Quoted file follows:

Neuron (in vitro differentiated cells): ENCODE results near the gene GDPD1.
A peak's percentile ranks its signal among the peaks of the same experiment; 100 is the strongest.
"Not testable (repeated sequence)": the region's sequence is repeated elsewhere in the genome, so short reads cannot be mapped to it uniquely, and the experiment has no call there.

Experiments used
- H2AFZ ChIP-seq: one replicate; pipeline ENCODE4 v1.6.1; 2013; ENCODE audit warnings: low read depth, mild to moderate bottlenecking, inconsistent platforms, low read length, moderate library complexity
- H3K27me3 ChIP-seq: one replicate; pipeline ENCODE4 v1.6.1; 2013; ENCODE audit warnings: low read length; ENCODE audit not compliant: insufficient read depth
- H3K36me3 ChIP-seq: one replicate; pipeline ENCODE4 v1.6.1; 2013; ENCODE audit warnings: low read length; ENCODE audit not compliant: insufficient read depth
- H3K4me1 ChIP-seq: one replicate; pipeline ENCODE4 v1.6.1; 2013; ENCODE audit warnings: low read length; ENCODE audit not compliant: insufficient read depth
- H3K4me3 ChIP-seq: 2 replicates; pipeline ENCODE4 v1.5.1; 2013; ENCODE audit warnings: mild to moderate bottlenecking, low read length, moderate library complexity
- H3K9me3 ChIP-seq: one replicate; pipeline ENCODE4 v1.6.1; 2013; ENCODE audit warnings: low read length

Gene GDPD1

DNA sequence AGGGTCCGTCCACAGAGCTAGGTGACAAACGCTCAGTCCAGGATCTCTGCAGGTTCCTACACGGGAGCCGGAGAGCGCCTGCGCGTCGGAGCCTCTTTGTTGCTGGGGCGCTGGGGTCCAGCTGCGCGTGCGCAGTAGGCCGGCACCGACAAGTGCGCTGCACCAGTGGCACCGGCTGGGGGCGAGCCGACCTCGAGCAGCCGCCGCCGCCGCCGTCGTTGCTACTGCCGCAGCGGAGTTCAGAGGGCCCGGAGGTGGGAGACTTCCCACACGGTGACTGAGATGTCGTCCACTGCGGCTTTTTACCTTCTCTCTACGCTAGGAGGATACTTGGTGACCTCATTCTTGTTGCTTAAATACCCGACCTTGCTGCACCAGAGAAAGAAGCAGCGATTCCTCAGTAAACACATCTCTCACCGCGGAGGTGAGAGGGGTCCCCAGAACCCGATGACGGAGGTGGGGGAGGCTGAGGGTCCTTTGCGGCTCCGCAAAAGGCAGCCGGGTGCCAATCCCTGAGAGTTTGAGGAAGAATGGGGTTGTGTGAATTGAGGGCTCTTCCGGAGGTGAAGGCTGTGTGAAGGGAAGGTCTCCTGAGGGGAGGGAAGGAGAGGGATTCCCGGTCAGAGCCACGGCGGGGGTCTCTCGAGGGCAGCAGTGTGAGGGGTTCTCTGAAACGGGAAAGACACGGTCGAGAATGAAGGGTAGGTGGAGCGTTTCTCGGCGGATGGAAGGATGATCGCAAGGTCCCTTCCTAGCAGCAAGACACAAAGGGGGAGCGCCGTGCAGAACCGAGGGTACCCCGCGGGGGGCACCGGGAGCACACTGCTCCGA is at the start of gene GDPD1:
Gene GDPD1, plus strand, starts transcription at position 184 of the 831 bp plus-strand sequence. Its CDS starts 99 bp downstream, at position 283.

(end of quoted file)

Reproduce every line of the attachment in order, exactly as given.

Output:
Neuron (in vitro differentiated cells): ENCODE results near the gene GDPD1.
A peak's percentile ranks its signal among the peaks of the same experiment; 100 is the strongest.
"Not testable (repeated sequence)": the region's sequence is repeated elsewhere in the genome, so short reads cannot be mapped to it uniquely, and the experiment has no call there.

Experiments used
- H2AFZ ChIP-seq: one replicate; pipeline ENCODE4 v1.6.1; 2013; ENCODE audit warnings: low read depth, mild to moderate bottlenecking, inconsistent platforms, low read length, moderate library complexity
- H3K27me3 ChIP-seq: one replicate; pipeline ENCODE4 v1.6.1; 2013; ENCODE audit warnings: low read length; ENCODE audit not compliant: insufficient read depth
- H3K36me3 ChIP-seq: one replicate; pipeline ENCODE4 v1.6.1; 2013; ENCODE audit warnings: low read length; ENCODE audit not compliant: insufficient read depth
- H3K4me1 ChIP-seq: one replicate; pipeline ENCODE4 v1.6.1; 2013; ENCODE audit warnings: low read length; ENCODE audit not compliant: insufficient read depth
- H3K4me3 ChIP-seq: 2 replicates; pipeline ENCODE4 v1.5.1; 2013; ENCODE audit warnings: mild to moderate bottlenecking, low read length, moderate library complexity
- H3K9me3 ChIP-seq: one replicate; pipeline ENCODE4 v1.6.1; 2013; ENCODE audit warnings: low read length

Gene GDPD1

DNA sequence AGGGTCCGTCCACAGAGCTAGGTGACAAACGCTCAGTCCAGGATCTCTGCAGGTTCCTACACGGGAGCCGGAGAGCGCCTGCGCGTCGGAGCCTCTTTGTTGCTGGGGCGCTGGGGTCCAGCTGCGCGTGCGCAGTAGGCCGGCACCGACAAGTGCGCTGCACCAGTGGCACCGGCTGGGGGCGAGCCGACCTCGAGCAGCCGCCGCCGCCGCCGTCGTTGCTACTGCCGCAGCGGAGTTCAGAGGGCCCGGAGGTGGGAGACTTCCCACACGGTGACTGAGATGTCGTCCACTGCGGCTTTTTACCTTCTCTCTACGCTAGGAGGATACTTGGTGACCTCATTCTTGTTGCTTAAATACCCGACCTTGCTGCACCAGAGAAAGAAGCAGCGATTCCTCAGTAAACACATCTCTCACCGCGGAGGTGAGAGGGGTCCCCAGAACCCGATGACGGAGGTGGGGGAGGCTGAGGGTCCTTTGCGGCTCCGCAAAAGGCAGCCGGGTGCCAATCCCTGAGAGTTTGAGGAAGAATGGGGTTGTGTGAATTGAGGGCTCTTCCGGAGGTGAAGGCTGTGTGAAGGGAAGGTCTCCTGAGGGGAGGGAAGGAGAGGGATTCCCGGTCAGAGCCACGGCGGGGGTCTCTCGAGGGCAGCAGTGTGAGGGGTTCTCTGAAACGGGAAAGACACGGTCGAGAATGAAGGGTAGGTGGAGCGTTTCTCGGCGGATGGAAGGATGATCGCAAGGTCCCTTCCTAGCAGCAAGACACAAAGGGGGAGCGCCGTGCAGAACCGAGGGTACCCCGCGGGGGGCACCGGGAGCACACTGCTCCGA is at the start of gene GDPD1:
Gene GDPD1, plus strand, starts transcription at position 184 of the 831 bp plus-strand sequence. Its CDS starts 99 bp downstream, at position 283.